Our next operation is exponent, so we do the 2 squared, which is 4. So now our expression becomes 8 minus 4 plus 3 times 2. We now move onto multiplication and multiply 3 times 2, which is 6. So we now have 8 minus 4 plus 6. Finally, we have addition and subtraction, which we perform from left to right in the order they appear. So we first subtract 8 minus 4, which is 4, and finally, add 6, which gives us 10.

We're going to do another example using order of operations, but before we do, let's look at a common mistake that people make with negative numbers and exponents. Let's look at two similar, but different, equations or statements. In our first equation, we have negative 3 in parentheses squared, which equals a positive 9. Negative 3 squared means negative 3 times negative 3, which is a positive 9.

In the second equation, we have a negative 3 squared, which equals negative 9. That's because the negative here is like a negative 1 being multiplied by the 3 squared. So the answer becomes negative 9.

So now let's look at another example showing how to avoid this common mistake. We want to simplify the expression negative 4 squared plus 12 divided by 2 times 3. We start with our exponent, 4 squared. Here again, the negative in front of the 4 is like a negative 1 being multiplied, so we don't include it in our exponent operation. Instead, we have 4 squared, which is 16. So our expression becomes negative 16 plus 12 divided by 2 times 3.

We now move on to multiplication and division, which we perform from left to right. So we first divide 12 by 2, which gives us 6, and then multiply 6 times 3, which is 18. So now our expression is negative 16 plus 18. Finally, we add negative 16 and 18 for a final answer of 2.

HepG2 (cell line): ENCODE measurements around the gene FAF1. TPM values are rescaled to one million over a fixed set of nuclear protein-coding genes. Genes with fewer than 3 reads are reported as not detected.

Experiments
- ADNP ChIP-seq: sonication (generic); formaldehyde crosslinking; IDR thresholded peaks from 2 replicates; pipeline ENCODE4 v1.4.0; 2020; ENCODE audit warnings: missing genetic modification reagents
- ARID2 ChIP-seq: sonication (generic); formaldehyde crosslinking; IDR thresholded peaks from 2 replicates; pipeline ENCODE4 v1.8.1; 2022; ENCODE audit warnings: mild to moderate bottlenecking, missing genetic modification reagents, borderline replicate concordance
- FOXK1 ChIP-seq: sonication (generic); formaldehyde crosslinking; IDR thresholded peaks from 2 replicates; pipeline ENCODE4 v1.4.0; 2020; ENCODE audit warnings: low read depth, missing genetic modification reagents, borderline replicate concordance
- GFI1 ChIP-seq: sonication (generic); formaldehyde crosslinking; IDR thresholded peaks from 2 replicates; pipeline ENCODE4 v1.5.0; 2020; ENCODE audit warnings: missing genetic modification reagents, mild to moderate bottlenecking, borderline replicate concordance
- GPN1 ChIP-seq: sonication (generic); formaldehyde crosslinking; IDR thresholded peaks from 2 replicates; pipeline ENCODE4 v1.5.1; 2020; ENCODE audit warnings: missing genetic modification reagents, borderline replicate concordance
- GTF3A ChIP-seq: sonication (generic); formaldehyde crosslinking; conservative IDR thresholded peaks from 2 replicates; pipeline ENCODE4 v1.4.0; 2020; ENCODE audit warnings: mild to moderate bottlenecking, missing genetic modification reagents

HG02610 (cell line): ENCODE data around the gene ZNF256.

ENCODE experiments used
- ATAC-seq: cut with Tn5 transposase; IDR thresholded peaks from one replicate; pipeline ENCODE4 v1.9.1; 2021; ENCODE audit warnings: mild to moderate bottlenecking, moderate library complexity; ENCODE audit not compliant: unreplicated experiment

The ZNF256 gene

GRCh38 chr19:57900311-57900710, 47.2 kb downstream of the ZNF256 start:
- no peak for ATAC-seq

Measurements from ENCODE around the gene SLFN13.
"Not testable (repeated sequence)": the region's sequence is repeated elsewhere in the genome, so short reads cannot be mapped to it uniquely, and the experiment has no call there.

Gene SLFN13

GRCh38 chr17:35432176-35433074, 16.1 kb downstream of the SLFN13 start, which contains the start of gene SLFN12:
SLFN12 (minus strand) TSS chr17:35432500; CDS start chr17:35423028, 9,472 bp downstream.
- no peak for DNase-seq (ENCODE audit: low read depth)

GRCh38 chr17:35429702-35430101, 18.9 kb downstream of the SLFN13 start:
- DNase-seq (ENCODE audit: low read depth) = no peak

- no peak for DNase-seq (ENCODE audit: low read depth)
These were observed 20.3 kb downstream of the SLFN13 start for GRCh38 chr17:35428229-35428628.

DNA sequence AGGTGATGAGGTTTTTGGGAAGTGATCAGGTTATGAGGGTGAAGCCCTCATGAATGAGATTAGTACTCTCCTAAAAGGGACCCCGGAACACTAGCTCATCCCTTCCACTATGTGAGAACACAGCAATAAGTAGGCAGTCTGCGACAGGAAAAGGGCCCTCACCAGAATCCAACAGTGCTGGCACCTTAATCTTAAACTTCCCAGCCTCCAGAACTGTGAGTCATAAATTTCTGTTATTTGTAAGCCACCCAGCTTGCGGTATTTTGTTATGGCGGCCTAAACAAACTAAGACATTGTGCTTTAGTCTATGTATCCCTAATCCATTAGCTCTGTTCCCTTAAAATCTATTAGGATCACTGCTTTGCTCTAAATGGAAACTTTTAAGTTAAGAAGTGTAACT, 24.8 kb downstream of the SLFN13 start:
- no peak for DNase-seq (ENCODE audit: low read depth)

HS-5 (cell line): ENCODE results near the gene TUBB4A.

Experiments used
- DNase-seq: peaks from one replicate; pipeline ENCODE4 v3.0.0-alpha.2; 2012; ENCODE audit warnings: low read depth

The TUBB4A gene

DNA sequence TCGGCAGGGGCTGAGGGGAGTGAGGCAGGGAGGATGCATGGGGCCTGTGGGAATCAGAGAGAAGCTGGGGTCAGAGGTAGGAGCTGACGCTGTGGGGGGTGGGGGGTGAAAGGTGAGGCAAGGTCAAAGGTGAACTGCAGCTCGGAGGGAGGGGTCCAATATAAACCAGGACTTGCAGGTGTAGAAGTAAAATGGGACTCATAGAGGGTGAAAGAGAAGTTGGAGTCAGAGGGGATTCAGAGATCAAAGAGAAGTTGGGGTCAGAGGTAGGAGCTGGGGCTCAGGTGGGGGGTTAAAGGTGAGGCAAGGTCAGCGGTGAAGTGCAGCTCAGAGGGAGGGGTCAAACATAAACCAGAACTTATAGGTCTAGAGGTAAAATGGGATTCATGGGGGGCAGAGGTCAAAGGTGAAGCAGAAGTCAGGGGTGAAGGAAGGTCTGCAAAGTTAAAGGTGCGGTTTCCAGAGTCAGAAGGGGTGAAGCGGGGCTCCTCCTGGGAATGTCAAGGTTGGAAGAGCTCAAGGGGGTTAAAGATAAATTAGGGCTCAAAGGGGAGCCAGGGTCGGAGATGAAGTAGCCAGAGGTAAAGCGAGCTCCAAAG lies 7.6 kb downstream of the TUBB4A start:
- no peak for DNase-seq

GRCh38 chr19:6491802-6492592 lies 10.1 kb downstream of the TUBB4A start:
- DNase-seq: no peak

Let's go over our important points from today. Make sure you get these in your notes so you can refer to them later. Using the order of operations is important so that expressions and equations are simplified to find the correct answer. We use the acronym PEMDAS to remember the order of operations. Multiplication and division are performed together from left to right in the order that they appear. And addition and subtraction are performed together from left to right in the order which they appear.

And finally, when raising a negative number to an exponent, parentheses must be used around the negative sign as well. So I hope that these key points and examples helped you understand a little bit more about order of operations. Keep using your notes and keep on practicing, and soon you'll be a pro. Thanks for watching.

Notes on "The Order of Operations"

00:00 - 00:33 Introduction

00:34 - 02:38 PEMDAS

02:39 - 03:22 Importance of Order of Operations

03:23 - 06:43 Examples Using Order of Operations

06:44 - 07:39 Important Points to Remember


TERMS TO KNOW
  • PEMDAS

    An acronym used to remember the order of operations: parentheses, exponents, multiplication, division, addition, subtraction.